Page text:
Just Money

Ann Pettifor, the economist and critic of modern finance, explains clearly what money is, where it comes from, and how it is currently controlled. She shows how an improved understanding of money and finance can build more just and productive economies.


PRIME is an economic think-tank that promotes understanding of the nature of credit, and its role in determining macroeconomic outcomes. Fundamental to our approach is an implicit and explicit restoration of ethics in relation to money and credit.

The Economic Contradictions of Mr Miliband

By Jeremy Smith and Ann Pettifor, 22nd July 2014

There is much to welcome in Ed Miliband’s address last Saturday to the Labour Party’s National Policy Forum.

For example, his argument that Britain suffers from a low-pay economy. While the number of those in employment has grown, real pay has fallen dramatically over the lifetime of the present government.

At PRIME, we calculated the fall in real pay from May 2010 to May 2014 as 6.1%, using the CPI inflation and total pay stats from the Office for National Statistics.

In his weekend column in The Independent on Sunday, David Blanchflower estimates the fall in real pay as 8% over the identical period, using the somewhat higher (but now less “official”) RPI inflation numbers.

Whether you choose 6% or 8%, that is a huge decline in real pay over such a short period.

So Ed Miliband’s espousal of an increase in the minimum wage, and promotion of a living wage, are very welcome – and if implemented will help to “balance the budget” (by increasing tax revenues) and enhance the UK economy as a whole, as well as helping millions of (auto-insert “hard-working”) individuals and households.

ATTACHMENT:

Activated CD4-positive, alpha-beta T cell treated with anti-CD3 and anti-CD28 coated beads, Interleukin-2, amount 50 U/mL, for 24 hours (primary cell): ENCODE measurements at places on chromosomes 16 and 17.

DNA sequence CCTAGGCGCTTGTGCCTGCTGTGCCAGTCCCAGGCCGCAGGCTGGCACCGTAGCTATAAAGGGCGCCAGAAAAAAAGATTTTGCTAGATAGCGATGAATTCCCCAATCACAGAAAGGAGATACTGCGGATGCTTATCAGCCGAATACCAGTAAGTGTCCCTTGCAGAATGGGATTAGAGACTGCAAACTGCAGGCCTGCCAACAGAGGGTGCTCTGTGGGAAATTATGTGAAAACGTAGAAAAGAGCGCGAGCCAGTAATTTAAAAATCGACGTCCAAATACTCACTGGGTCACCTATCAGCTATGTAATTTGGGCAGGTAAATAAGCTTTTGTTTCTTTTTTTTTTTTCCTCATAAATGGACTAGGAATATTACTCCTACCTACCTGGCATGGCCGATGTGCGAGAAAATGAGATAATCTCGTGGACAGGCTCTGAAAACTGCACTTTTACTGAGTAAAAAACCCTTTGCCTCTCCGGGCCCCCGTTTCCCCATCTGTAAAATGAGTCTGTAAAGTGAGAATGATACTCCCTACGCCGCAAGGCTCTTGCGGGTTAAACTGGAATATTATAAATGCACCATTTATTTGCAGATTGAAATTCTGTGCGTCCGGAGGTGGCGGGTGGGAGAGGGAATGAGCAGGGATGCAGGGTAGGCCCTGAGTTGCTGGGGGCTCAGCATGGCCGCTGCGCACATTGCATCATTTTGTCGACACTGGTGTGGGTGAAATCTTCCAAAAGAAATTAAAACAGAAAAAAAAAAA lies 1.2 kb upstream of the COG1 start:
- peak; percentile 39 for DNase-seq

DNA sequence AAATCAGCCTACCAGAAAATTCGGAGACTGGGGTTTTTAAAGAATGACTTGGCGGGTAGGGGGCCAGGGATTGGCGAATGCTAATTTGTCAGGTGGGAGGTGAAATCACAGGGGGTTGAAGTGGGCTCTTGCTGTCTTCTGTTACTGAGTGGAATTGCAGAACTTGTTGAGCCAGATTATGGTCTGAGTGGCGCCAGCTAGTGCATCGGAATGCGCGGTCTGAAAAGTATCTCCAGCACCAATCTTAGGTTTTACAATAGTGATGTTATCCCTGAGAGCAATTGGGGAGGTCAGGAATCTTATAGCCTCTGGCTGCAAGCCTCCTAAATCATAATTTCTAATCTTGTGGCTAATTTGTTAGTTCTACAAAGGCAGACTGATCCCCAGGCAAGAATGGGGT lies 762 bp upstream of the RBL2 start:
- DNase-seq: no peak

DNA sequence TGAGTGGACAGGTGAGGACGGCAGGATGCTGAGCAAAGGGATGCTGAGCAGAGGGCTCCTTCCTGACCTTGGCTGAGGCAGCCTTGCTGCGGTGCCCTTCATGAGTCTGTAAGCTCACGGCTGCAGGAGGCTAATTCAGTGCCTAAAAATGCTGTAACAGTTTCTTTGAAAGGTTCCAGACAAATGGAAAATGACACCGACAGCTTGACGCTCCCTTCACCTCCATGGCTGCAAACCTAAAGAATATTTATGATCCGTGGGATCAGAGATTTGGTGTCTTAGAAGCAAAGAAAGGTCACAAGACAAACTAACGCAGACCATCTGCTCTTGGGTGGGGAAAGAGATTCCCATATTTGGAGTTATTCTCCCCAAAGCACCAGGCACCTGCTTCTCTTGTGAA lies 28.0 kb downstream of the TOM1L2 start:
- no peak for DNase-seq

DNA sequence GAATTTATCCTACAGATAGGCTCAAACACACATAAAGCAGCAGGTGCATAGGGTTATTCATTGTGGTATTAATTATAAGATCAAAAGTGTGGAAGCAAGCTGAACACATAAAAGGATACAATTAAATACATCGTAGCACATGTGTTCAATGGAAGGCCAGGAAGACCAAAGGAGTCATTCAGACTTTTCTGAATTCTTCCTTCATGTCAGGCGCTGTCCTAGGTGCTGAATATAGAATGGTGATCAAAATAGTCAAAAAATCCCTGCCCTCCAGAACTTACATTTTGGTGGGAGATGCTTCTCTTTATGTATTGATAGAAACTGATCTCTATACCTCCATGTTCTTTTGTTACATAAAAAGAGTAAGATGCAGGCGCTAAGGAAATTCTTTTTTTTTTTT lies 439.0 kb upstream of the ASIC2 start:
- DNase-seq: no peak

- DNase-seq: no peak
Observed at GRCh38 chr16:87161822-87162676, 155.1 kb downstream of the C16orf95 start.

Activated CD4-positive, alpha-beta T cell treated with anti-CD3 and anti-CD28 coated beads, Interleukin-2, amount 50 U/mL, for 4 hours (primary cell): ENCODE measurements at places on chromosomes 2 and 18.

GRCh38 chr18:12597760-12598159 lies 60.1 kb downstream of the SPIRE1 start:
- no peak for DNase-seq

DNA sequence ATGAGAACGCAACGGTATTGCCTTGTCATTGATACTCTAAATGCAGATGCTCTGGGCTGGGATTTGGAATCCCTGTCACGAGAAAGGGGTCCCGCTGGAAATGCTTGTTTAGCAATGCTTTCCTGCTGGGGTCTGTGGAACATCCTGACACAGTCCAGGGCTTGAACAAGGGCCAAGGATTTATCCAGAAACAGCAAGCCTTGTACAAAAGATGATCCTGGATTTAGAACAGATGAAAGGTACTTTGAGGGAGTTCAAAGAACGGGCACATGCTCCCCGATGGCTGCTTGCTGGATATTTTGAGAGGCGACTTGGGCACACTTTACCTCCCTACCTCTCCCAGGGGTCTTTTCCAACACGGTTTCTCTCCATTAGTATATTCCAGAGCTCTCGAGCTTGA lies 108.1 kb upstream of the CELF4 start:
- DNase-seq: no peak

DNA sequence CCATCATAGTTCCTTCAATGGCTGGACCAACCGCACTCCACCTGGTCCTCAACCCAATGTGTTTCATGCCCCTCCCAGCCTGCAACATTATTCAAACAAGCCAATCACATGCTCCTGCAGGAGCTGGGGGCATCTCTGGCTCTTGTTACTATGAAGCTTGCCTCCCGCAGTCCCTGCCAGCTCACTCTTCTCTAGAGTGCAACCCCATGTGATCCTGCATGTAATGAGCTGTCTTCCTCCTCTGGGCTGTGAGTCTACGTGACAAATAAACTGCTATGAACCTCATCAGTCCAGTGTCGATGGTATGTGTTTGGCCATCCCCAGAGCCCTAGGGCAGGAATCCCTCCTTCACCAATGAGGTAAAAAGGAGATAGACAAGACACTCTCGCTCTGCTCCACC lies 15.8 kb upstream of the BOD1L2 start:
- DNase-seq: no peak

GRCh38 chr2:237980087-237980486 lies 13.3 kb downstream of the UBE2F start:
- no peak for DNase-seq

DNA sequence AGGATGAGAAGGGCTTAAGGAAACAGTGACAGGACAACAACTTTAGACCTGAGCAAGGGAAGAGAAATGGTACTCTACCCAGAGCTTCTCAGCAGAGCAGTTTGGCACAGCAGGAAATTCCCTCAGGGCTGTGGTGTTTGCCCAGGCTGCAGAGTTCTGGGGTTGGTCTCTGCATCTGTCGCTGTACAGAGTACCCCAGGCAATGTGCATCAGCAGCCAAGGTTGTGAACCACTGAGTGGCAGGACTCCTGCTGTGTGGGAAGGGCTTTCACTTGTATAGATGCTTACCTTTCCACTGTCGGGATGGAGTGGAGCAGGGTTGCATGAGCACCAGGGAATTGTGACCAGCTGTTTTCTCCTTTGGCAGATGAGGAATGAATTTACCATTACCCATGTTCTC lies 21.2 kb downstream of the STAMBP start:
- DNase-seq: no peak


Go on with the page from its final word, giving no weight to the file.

His speech included many other points with which we agree, and which if implemented would change our country for the better.

But on the crucial issue of economic policy, Ed Miliband also made commitments that will prove disastrous if ever applied in a recession without reference to the actual state of the economy – and which are potentially in direct contradiction with his promises on pay and greater security for workers.

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The new BRICS Bank - force for progress or cause for concern?

By John Weeks, 18th July 2014

For many years various officials of governments in African, Asian and Latin American have urged the creation of a “development” bank that they would control.  On Tuesday 15 July hopes became reality in Forteleza, Brazil, with the formal creation of the New Development Bank by the leaders of the so-called BRICS group of countries (Brazil, Russia, India, China and South Africa.

This event raises several political questions for progressives:  1) what is a type of “bank” do the BRICS leaders propose, 2) why is it needed, 3) are these the appropriate leaders to organize and control the new institution, and 4) is it something progressives should view favourably?

The BRICS proposal has two parts, a “development” bank and a US$ 100 billion reserve of international currencies.  The former has similarities to the operations of the World Bank, while the latter would have some functional kinship with the International Monetary Fund.  At this point the plans for the second — short term support for balance of payments problems — remain a work in progress.  Those for the first are quite clearly specified. So what are the main issues?

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When will UK wages respond positively to the recovery?

by Shaun Richards, 16th July 2014